Figure 1: Constellation for stand-off jamming
Support Jamming is the term for a procedure in which the jammer supports the attack by jamming from a stand-off area. The jamming power therefore usually acts via a sidelobe of the radar’s antenna radiation pattern and is therefore also called sidelobe jamming. Depending on the size of this sidelobe, the jamming power must be much larger than by self-protection or escort jamming. With a sidelobe size of -20 dB on average, the jammer must provide 20 dB more jamming power, which in this case means 100 times more power output. (This is why keeping the size of the sidelobes as small as possible is also an essential performance characteristic for a radar).
According to the free-space path loss, this necessary jamming power is also distance-dependent. If sufficient power reserves are available, the jammer can operate farther away from the radar, thus farther away than the attack force to be protected. This constellation is called stand-off jamming (SOJ). It has the advantage that the jammer is relatively safe from attack far away from the combat action. The disadvantage is that the jamming effect is reduced due to the long distance or a higher transmitting power must be applied.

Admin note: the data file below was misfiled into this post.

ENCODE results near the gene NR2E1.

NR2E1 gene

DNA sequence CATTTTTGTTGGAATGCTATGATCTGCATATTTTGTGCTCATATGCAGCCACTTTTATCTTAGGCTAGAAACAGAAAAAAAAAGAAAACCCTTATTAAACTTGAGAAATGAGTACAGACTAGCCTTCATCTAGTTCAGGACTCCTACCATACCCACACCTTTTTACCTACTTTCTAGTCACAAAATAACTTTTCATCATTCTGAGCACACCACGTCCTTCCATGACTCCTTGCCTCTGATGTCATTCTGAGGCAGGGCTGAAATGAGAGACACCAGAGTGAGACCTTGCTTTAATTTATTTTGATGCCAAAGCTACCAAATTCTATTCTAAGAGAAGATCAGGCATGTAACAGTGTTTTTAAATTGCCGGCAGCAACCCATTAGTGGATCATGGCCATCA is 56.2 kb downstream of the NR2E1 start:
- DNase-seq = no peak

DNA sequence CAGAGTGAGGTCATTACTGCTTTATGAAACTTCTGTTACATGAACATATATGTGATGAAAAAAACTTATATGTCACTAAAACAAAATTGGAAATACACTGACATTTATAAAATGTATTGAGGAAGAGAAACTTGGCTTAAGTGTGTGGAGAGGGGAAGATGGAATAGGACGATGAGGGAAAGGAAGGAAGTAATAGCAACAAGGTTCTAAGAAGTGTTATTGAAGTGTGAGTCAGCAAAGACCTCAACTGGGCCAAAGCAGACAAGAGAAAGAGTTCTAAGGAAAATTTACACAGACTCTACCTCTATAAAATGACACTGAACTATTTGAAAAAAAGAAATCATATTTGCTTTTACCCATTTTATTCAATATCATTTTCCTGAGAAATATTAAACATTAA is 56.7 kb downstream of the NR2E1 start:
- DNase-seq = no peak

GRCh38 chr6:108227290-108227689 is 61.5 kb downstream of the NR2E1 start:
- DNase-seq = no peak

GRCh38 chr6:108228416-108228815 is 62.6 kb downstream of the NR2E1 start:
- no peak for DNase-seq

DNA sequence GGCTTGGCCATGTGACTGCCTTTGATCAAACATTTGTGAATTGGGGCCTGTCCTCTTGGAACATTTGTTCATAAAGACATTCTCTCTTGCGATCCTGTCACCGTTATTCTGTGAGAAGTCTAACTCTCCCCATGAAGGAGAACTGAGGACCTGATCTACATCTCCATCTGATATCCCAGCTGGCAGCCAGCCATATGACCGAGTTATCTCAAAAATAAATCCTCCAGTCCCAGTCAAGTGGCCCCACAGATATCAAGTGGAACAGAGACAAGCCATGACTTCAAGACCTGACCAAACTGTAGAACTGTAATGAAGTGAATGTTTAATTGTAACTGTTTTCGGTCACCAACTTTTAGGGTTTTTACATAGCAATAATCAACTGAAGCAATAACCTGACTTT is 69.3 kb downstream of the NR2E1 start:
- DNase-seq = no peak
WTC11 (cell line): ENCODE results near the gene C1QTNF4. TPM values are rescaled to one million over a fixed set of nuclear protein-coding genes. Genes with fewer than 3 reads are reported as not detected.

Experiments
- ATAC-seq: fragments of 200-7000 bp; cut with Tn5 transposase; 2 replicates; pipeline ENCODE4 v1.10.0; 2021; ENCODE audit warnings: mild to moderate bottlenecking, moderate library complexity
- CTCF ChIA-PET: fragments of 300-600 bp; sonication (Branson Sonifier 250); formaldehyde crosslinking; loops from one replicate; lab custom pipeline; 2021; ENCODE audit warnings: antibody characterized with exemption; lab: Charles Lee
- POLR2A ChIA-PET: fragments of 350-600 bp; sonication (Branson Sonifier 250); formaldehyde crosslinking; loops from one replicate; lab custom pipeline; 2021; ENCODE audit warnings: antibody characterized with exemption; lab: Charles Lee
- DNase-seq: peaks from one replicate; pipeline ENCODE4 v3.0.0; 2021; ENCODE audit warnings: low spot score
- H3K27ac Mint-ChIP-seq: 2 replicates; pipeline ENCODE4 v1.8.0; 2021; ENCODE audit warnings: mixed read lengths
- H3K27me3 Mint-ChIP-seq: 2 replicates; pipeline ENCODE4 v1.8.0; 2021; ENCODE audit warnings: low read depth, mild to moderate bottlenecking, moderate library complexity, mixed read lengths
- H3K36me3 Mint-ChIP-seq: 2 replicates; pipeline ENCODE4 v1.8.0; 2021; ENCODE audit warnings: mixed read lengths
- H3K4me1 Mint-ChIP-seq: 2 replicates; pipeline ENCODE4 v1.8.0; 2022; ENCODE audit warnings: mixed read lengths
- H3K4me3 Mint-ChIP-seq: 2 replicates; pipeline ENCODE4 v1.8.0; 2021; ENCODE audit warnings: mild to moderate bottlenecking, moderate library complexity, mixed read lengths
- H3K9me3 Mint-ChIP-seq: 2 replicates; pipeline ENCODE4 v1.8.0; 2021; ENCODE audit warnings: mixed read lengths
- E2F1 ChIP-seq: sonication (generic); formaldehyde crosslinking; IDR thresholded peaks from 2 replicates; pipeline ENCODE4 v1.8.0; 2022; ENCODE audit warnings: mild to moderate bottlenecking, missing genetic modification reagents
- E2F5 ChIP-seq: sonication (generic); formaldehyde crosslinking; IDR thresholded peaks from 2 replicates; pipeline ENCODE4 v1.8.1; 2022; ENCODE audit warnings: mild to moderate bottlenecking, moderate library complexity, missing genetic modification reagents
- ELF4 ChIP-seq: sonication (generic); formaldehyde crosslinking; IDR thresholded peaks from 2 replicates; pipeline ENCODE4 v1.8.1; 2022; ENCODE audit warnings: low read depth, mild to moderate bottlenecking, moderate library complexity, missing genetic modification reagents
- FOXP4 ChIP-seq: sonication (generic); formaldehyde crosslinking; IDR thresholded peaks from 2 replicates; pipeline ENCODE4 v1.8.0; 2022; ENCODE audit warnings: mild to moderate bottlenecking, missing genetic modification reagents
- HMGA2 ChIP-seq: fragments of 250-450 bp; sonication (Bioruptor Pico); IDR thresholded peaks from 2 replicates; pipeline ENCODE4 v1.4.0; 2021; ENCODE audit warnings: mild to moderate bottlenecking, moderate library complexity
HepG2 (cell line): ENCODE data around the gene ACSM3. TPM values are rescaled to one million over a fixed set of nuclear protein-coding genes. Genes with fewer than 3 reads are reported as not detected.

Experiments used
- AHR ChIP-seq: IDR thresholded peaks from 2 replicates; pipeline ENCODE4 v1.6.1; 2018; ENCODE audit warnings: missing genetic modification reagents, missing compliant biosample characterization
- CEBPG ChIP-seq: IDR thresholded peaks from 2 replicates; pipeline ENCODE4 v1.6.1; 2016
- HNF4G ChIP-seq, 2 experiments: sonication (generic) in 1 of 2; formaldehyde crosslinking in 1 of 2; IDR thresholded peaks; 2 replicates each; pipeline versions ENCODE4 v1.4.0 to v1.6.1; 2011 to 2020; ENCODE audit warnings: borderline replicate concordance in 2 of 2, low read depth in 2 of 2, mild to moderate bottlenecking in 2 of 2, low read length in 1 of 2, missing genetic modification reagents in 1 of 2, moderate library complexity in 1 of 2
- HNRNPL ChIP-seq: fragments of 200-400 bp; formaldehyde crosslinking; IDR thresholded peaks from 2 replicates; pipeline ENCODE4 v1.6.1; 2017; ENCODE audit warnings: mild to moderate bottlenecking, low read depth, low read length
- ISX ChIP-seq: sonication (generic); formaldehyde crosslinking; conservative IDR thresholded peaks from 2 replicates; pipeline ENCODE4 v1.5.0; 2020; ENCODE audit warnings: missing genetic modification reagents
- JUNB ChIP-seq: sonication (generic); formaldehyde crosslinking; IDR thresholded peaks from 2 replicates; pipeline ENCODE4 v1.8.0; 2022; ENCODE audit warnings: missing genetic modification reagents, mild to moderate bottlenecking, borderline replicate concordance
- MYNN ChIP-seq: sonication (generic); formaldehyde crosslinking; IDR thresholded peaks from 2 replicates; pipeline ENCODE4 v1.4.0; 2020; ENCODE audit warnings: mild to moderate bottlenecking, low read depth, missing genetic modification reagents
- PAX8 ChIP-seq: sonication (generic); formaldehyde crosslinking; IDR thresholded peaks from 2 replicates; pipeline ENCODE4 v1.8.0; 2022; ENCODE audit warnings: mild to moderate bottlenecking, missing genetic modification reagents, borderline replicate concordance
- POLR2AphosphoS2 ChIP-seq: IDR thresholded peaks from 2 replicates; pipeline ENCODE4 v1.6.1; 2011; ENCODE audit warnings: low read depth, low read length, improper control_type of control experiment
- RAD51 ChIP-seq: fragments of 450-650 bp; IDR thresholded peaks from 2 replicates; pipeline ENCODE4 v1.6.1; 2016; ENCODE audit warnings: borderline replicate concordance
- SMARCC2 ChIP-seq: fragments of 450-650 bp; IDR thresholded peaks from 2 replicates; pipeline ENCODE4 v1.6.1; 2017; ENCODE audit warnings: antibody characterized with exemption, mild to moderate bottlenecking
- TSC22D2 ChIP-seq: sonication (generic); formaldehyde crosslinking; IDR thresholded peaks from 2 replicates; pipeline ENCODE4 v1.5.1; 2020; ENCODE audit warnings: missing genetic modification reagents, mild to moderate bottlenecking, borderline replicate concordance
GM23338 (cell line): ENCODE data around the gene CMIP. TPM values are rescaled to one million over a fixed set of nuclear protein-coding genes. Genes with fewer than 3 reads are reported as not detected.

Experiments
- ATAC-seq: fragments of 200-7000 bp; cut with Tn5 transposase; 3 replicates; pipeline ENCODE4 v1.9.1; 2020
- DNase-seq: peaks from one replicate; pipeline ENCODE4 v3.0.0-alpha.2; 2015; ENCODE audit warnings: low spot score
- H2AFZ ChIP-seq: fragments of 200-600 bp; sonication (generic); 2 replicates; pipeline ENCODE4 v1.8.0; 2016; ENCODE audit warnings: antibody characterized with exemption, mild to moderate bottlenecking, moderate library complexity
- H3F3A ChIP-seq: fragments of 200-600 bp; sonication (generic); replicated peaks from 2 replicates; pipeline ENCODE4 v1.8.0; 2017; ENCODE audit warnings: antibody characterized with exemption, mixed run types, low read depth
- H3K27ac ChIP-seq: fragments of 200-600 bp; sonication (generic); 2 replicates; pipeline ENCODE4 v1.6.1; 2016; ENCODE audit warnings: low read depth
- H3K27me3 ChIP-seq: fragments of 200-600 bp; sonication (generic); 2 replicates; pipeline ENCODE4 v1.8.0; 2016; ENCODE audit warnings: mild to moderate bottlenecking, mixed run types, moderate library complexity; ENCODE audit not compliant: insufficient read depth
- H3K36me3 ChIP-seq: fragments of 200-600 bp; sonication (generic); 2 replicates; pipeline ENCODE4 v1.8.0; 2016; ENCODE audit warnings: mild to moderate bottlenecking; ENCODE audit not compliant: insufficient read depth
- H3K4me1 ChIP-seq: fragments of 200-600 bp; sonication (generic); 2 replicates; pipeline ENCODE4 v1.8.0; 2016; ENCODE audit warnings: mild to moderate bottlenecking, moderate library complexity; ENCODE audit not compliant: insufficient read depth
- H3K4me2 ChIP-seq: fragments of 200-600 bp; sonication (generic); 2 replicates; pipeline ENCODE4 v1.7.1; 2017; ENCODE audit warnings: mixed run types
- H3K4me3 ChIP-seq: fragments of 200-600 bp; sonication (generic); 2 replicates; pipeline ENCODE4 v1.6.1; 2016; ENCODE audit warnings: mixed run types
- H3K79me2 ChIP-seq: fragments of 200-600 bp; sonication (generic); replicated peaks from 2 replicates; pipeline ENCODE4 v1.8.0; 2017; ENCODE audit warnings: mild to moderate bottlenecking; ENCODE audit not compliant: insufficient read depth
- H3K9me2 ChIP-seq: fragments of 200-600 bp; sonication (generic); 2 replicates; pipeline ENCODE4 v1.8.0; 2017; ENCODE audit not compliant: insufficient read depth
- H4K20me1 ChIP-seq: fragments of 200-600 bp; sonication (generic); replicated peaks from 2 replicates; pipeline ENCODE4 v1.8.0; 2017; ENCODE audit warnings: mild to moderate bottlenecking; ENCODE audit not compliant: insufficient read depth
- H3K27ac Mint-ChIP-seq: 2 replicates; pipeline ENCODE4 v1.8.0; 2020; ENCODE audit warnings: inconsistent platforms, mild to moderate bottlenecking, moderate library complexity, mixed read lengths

If only low power reserves are available, the jammer must operate at a shorter range than the attack force. He is thus more at risk, but the jamming power is more effective, and the attack aircraft is better protected. This constellation is called stand-in jamming (SIJ).
- EIRPJam = equivalent isotropic radiated power of the jammer;
- EIRPRadar = equivalent isotropic radiated power of the radar transmitter;
- RJ = distance radar - jammer [m]
- RT = distance radar - attack aircraft [m]
- σ = radar cross section (RCS) of the attack aircraft [m²]
Compared to self-protection or escort jamming, this equation additionally includes the side-lobe attenuation and the ratio of the different ranges. For the jamming carrier, the simple free-space path loss applies with the square of the range; for the radar, the free-space path loss applies to both the outbound and return paths, hence the fourth power of the range.